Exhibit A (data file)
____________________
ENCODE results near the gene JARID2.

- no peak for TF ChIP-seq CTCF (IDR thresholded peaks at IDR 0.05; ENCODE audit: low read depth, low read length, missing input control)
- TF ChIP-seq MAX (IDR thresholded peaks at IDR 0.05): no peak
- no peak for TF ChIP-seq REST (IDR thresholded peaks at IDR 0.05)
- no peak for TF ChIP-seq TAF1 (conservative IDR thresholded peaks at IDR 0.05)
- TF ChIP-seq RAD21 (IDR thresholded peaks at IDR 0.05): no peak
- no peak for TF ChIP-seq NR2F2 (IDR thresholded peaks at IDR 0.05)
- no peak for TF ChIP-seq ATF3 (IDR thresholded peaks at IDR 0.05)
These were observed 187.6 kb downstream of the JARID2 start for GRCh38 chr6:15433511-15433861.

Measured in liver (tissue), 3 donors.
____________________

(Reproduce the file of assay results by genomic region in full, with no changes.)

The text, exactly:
ENCODE results near the gene JARID2.

- no peak for TF ChIP-seq CTCF (IDR thresholded peaks at IDR 0.05; ENCODE audit: low read depth, low read length, missing input control)
- TF ChIP-seq MAX (IDR thresholded peaks at IDR 0.05): no peak
- no peak for TF ChIP-seq REST (IDR thresholded peaks at IDR 0.05)
- no peak for TF ChIP-seq TAF1 (conservative IDR thresholded peaks at IDR 0.05)
- TF ChIP-seq RAD21 (IDR thresholded peaks at IDR 0.05): no peak
- no peak for TF ChIP-seq NR2F2 (IDR thresholded peaks at IDR 0.05)
- no peak for TF ChIP-seq ATF3 (IDR thresholded peaks at IDR 0.05)
These were observed 187.6 kb downstream of the JARID2 start for GRCh38 chr6:15433511-15433861.

Measured in liver (tissue), 3 donors.